~ Karren Own

Karren is a teacher in the U.K. and mum to two kids, Finn, 12, and Elsa, 9. Finn was diagnosed with autism aged 3 and autism has pretty much dominated their lives ever since. Finn is nonverbal but has learnt to communicate using a letterboard through a method known as RPM (Rapid Prompting Method). He painstakingly points to each individual letter and spells out his thoughts, feelings, ideas, preferences, hopes and dreams.

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2 Responses to Autumn’s Challenge: Struggling with Transitions

  1. Pamela Blackwell-Nwonye says:

    Love this!

  2. Bob Wood says:

    “very dysregulated”

    Interesting phrase. We all get to select how we address Autism. One common choice is to use regulation as the primary tool in our attempts to improve the quality of the lives of those in our sphere. It is not surprising to see a professional teacher deciding that regulation is a key means to solve her perception of “the problem”. Not everyone makes this choice.

    Some people see the world as inherently structured, usually in a more or less linear way. Others see this perception of inherent structure as an illusion. While I commend the Saturday unstructured day (and I wonder exactly what unstructured means to this individual), this is less than 15% of the week. And then I suppose it is back to the 85+% “grind” for Finn. All of this is a series of choices.

    The risk in imposing this kind of regulation this much of the time is that it regularly undermines or destroys a person’s authenticity. Once authenticity is destroyed and replaced by externally imposed regulation, the person becomes the equivalent of a potted plant, helpless, indecisive, dependent, immobilized and defeated by a massive context of artificial regulation.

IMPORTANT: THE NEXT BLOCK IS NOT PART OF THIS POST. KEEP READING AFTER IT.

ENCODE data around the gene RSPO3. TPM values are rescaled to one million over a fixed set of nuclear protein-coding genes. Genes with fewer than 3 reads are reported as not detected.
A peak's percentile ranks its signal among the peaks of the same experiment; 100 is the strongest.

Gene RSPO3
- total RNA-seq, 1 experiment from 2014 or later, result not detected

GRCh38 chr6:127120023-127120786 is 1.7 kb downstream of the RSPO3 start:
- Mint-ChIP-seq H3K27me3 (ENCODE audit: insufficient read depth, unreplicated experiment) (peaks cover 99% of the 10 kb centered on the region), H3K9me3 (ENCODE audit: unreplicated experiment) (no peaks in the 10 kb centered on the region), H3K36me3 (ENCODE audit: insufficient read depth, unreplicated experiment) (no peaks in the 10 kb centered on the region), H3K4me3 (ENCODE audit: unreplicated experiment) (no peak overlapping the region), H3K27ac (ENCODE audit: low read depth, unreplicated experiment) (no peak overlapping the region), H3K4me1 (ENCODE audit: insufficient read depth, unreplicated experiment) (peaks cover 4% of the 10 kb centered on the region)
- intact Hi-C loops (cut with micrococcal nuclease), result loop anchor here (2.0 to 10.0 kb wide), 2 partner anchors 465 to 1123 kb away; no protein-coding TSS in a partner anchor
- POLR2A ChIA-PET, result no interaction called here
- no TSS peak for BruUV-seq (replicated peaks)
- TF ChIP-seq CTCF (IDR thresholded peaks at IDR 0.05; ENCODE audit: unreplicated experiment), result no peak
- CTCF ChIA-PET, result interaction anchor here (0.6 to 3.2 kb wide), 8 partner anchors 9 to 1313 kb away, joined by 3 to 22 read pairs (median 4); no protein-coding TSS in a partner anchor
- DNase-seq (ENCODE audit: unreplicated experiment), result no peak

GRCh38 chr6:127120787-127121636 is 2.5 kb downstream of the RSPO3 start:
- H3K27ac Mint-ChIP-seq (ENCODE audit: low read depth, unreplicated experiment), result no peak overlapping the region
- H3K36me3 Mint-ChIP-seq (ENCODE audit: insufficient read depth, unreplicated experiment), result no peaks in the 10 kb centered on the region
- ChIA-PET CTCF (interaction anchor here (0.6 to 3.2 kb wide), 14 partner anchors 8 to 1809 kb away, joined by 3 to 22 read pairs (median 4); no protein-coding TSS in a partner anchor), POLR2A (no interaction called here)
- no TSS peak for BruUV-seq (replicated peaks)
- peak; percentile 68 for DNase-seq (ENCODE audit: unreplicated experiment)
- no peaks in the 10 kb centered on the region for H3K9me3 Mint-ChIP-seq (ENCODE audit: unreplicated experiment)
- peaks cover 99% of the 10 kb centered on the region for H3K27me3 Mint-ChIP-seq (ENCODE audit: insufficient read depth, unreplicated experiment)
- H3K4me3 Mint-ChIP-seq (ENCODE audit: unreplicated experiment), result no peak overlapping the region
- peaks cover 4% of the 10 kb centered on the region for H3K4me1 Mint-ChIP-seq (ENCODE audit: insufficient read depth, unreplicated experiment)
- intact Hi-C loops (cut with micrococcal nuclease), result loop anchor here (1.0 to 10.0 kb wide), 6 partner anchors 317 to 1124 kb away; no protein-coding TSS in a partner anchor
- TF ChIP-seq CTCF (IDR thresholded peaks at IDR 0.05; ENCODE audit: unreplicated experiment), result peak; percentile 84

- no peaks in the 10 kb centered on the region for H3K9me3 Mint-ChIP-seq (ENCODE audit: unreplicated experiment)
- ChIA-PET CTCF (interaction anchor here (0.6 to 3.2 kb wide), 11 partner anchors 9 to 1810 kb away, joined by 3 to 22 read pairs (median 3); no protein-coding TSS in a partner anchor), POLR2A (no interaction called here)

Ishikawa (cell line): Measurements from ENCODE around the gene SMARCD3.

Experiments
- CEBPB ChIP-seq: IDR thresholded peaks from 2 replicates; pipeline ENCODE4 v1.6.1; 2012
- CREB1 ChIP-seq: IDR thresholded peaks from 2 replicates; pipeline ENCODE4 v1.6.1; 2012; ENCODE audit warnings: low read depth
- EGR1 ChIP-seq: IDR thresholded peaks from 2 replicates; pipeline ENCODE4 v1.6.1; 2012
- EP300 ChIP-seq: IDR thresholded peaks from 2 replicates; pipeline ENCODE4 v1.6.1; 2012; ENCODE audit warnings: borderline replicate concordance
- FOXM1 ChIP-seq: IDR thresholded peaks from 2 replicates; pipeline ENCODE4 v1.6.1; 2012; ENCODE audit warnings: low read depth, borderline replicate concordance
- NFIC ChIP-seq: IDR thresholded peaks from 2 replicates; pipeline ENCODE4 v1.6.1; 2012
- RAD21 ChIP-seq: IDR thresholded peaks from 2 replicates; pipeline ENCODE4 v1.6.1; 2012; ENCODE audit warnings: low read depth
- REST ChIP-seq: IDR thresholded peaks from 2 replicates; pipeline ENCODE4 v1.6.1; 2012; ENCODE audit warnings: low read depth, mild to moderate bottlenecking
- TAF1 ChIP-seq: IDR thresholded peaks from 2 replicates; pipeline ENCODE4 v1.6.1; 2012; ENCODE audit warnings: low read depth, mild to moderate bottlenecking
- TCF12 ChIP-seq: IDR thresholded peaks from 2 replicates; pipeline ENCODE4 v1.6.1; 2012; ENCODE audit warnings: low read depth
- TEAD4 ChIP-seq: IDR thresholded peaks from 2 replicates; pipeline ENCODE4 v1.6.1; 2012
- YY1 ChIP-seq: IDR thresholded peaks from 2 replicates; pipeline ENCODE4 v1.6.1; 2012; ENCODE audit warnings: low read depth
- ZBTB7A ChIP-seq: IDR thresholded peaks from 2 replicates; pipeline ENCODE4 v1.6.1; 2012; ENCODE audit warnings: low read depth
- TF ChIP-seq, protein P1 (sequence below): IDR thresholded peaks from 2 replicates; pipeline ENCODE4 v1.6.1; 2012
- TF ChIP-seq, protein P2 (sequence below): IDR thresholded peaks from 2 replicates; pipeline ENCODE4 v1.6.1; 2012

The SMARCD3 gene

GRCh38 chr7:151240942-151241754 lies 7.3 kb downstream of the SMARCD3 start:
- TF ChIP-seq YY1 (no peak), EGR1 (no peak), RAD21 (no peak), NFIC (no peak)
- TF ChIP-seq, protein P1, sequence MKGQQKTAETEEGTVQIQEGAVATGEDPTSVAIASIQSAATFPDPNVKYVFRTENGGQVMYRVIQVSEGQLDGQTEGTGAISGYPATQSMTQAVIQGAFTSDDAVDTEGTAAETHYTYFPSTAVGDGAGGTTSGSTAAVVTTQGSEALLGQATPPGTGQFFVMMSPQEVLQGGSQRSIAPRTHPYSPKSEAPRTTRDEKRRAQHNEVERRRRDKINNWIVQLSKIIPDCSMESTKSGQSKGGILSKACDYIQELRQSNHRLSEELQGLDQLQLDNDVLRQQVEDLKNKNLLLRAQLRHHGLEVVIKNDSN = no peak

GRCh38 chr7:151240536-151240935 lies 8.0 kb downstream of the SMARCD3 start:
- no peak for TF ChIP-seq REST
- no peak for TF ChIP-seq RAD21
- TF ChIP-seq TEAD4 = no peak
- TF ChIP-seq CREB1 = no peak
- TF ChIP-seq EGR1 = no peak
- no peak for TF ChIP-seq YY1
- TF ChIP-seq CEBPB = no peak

There are other options. One is to support authenticity as an Autistic’s primary strength. In this learning environment consequences are more authentic in a natural way. “Unregulated” actions meet consequences that if not catastrophic are irrelevant. An Autistic child acts out in the company of strangers. What happens? Parents generally feel some shame that the child has not learned to conform to social constructs and they project on themselves that their child will face life long rejection as a result. They also often feel “failure” as a parent. Note, all this is about the parents more than about the child.

    Meanwhile, the Autistic child, unless taught, does not experience such embarrassment, failure or rejection because they are “color blind” to social constructs in general. They perceive the stranger’s negative reaction to the event in their authentic way. They might feel curious, disinterest or other internal sense of the event. This is a learning opportunity about their authenticity, if the parents are strong enough to support real learning over the imposition of regulatory neuro-typical conformity.

    The fear is “everyone with reject and hate my child”. Maybe, but how does this future grown up child feel about the rejection and other aspects of neuro-typical conformity? The may not give a hoot.

    If authenticity is encouraged, self love, comfort, confidence and more very real impulses tend to come forward. The desire to be loyal, to be a care giver often emerge. These impulses can become, if supported, gifts of accommodation to all, including strangers. As a child becomes an adult they can be guided, not regulated, to a place where not asserting one’s authenticity becomes a gift to the narrow regulated neuro-typical world. While it is exhausting for an Autistic to subordinate their authenticity, the emotion of giving the gift of comfort to a person who cannot tolerate differences in human behavior is rewarding and often worth the extra energy it takes to pretend to conform.

    I know, many here dismiss my words saying to themselves, “He is high functioning and has no idea of how my low functioning child struggles.” To this I say, high and low functioning are neuro-typical measurements. They are not real except to ableists.

    Nothing About Us Without Us